Introduction: A permeated approach

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This slide deck can be used by ITT Providers with their teams of ITE Tutors and school mentors to show how adopting a permeated curriculum approach to teaching about special educational needs as part of ITT is needed. 39% of pupils at some point in their school experience are identified with a special need and many more pupils who are not identified as having an SEND will struggle to learn. It’s important therefore, that novice teachers are taught to adapt their teaching and build relationships with all their learners from the very start of their teacher training programme.

Integrated inclusivity
According to the review by Sheffield Hallam Universisty of ITE in 2019 the curriculum for initial teacher education should support new teachers to better understand how to work with diverse student groups. The literature review described the integration of inclusivity (what this resource refers to as a permeated approach to inclusion) was discussed as a lacking in ITE currently.
‘There appears to be a lack of awareness in pre-service teachers in terms of effective ways of differentiating instruction where appropriate (Flores & Fernandes, 2014)’.

They went on to say that ideas about inclusion may be ‘grafted onto the course as distinct set of activities’, forced into the programme (Alexiadou & Essex, 2016, p16), rather than being integrated into all its ideas and principles. This resource provides a means of both integrating inclusivity by ensuring the principles and practice of working with diverse learners is weaved in or ‘permeated’ through the ITE curriculum and that SEND specifically is not addressed as a curriculum afterthought but as central to consideration i.e. considerations of instruction for SEND learners must be built in, not bolted on.

Teaching a class of 30 plus pupils is complex. When a new teacher arrives in a new school at beginning of Induction, they experience what research by Peter Hick and Joe Mintz have described as a ‘reality shock’. Having focused on getting their teaching right during their training year new teachers can feel overwhelmed by the diversity of pupils they are suddenly responsible for. In fact, many tell us they feel frightened at the thought of teaching solo and particularly anxious about having the knowledge and skills to teach pupils who have a special educational needs. ‘I haven’t had any training on how to teach pupils with Down Syndrome or Cerebral Palsy’. This leaves teachers feeling deskilled and can lead to them seeing these more complex pupils as a burden or not their responsibility.

As Dylan Wiliam explains, we have to develop classroom habits that help us improve our teaching every day. He refers to incremental formative assessment as one very important way of helping teachers to constantly review what’s working and for whom. It allows teachers to learn from their pupils by watching, asking questions, listening actively etc and respond by tweaking their teaching. The use of short cycle formative assessment (assess-plan-do-review) is the basis of the graduated approach which is championed in the resources on this site as a methodology or tool to support all learners, particularly those with SEND.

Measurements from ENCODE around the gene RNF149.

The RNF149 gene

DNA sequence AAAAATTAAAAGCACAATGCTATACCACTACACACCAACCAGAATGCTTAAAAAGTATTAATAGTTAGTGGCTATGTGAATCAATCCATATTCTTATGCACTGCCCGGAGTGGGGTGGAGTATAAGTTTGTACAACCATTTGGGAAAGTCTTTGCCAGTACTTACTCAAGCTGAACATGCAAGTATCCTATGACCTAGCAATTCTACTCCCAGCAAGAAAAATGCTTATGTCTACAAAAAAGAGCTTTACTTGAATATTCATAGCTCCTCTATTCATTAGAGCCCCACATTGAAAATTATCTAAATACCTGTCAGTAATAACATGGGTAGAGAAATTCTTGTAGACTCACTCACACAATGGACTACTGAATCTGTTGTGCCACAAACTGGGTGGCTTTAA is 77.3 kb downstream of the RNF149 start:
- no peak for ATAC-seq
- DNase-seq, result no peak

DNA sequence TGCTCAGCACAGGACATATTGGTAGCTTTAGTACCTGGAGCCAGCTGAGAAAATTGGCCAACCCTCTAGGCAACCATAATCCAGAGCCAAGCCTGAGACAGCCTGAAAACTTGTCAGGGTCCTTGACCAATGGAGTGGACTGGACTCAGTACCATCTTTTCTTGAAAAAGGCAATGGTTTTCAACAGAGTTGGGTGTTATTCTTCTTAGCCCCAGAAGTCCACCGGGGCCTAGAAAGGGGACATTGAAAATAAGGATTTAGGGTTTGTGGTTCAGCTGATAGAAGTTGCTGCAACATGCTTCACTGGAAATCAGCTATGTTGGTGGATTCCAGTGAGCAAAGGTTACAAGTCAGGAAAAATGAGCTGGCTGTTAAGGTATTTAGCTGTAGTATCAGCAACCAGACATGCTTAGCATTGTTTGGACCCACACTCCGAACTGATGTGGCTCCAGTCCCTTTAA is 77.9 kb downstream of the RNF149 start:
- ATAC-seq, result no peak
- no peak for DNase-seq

Teaching pupils with SEND can appear ‘harder’ more ‘difficult’ and some new teachers can even see this as problematic and not feel they have the time or knowledge to help. This can cause them to shy away from focusing on pupils who need more consideration, more help. This website hopes to provide the early career teacher with a very positive opportunity – the chance to see pupils who find learning ‘tricky’ as the most important focus for developing their professionalism. Focusing on the multiple challenges these pupils can experience in the classroom and reflecting on this with mentors can support teachers develop their knowledge of problem solving in action. By focusing on pupils who find it difficult to access the curricula, novice teachers learn to identify and adapt to diverse pupil needs and their differing start points from the start of their initial teacher training.

By focusing on the acute challenges some pupils experience in the classroom we can build the confidence and knowledge of new teachers to adapt their teaching to support pupil progress from their first days in the classroom and address this ‘reality shock’ that Mintz and Hick describe. In this way new teachers will be better equipped to take responsibility for all their learners rather than seeing them as the responsibility of the SENCO.

This website is a resource designed to support early career teachers to develop effective and inclusive habits.
The focus and the learning experiences available on this site are designed to offer trainee and new teachers the opportunity to work with their mentors and their tutors (in universities or SCITTs) to work together sharing and exploring teaching for pupils who find learning difficult. This can apply to all children at some point during their time in education. The ambition of this site is to provide situational classroom case studies and scenarios that are particularly complex. These situations contain examples of teachable moments – times when with the help of a mentor we can ‘stop the clock’ and consider why this child is struggling, failing to make the progress. We will ‘zoom in’ and take a forensic look at what is happening for that child and for his or her peers. We will practice ‘noticing’ extending the skills to observe, label and identify what learning challenges exist. Working together mentor and trainee will develop strategies for collecting more evidence and intelligence to understand the different social, academic and environmental influences that are affecting the child and their learning.

The case studies and the various themed sections of the site will pose dilemmas for new teachers to overcome using multiple strategies. Helping them to build confidence in their own capacity to problem solve, to test out their own hypotheses and to trial various instructional approaches.